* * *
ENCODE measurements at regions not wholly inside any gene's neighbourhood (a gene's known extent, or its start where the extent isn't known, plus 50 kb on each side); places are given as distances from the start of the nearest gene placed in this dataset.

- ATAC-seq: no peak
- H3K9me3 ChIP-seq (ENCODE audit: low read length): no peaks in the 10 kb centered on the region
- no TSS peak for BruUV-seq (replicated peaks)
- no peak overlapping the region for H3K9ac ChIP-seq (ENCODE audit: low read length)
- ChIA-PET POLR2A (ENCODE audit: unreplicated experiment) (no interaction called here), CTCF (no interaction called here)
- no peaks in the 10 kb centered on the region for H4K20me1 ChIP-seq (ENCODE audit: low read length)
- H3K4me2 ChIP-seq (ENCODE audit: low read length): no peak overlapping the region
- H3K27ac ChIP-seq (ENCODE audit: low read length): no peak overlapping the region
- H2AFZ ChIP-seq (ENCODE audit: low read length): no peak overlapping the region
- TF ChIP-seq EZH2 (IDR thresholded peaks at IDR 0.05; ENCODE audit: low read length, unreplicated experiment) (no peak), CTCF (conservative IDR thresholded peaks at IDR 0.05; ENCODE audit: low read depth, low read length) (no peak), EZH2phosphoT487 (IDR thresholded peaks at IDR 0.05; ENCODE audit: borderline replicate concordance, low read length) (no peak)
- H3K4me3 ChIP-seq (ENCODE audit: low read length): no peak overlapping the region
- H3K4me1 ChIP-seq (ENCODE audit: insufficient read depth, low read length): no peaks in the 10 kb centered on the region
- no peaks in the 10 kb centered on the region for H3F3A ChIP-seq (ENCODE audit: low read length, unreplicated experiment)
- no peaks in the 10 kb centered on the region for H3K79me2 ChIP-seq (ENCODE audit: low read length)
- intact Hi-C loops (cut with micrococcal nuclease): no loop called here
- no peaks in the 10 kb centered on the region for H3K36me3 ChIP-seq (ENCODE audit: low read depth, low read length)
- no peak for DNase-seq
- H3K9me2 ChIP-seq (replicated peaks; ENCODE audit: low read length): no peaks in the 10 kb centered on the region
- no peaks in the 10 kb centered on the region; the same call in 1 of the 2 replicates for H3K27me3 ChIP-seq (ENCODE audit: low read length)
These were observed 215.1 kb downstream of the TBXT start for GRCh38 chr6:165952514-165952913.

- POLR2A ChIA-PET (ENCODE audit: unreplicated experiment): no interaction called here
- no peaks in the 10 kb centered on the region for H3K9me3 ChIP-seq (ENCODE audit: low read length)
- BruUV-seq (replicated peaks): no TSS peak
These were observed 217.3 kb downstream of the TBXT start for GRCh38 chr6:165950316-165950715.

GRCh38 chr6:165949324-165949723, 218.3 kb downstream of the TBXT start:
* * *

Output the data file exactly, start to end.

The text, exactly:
ENCODE measurements at regions not wholly inside any gene's neighbourhood (a gene's known extent, or its start where the extent isn't known, plus 50 kb on each side); places are given as distances from the start of the nearest gene placed in this dataset.

- ATAC-seq: no peak
- H3K9me3 ChIP-seq (ENCODE audit: low read length): no peaks in the 10 kb centered on the region
- no TSS peak for BruUV-seq (replicated peaks)
- no peak overlapping the region for H3K9ac ChIP-seq (ENCODE audit: low read length)
- ChIA-PET POLR2A (ENCODE audit: unreplicated experiment) (no interaction called here), CTCF (no interaction called here)
- no peaks in the 10 kb centered on the region for H4K20me1 ChIP-seq (ENCODE audit: low read length)
- H3K4me2 ChIP-seq (ENCODE audit: low read length): no peak overlapping the region
- H3K27ac ChIP-seq (ENCODE audit: low read length): no peak overlapping the region
- H2AFZ ChIP-seq (ENCODE audit: low read length): no peak overlapping the region
- TF ChIP-seq EZH2 (IDR thresholded peaks at IDR 0.05; ENCODE audit: low read length, unreplicated experiment) (no peak), CTCF (conservative IDR thresholded peaks at IDR 0.05; ENCODE audit: low read depth, low read length) (no peak), EZH2phosphoT487 (IDR thresholded peaks at IDR 0.05; ENCODE audit: borderline replicate concordance, low read length) (no peak)
- H3K4me3 ChIP-seq (ENCODE audit: low read length): no peak overlapping the region
- H3K4me1 ChIP-seq (ENCODE audit: insufficient read depth, low read length): no peaks in the 10 kb centered on the region
- no peaks in the 10 kb centered on the region for H3F3A ChIP-seq (ENCODE audit: low read length, unreplicated experiment)
- no peaks in the 10 kb centered on the region for H3K79me2 ChIP-seq (ENCODE audit: low read length)
- intact Hi-C loops (cut with micrococcal nuclease): no loop called here
- no peaks in the 10 kb centered on the region for H3K36me3 ChIP-seq (ENCODE audit: low read depth, low read length)
- no peak for DNase-seq
- H3K9me2 ChIP-seq (replicated peaks; ENCODE audit: low read length): no peaks in the 10 kb centered on the region
- no peaks in the 10 kb centered on the region; the same call in 1 of the 2 replicates for H3K27me3 ChIP-seq (ENCODE audit: low read length)
These were observed 215.1 kb downstream of the TBXT start for GRCh38 chr6:165952514-165952913.

- POLR2A ChIA-PET (ENCODE audit: unreplicated experiment): no interaction called here
- no peaks in the 10 kb centered on the region for H3K9me3 ChIP-seq (ENCODE audit: low read length)
- BruUV-seq (replicated peaks): no TSS peak
These were observed 217.3 kb downstream of the TBXT start for GRCh38 chr6:165950316-165950715.

GRCh38 chr6:165949324-165949723, 218.3 kb downstream of the TBXT start: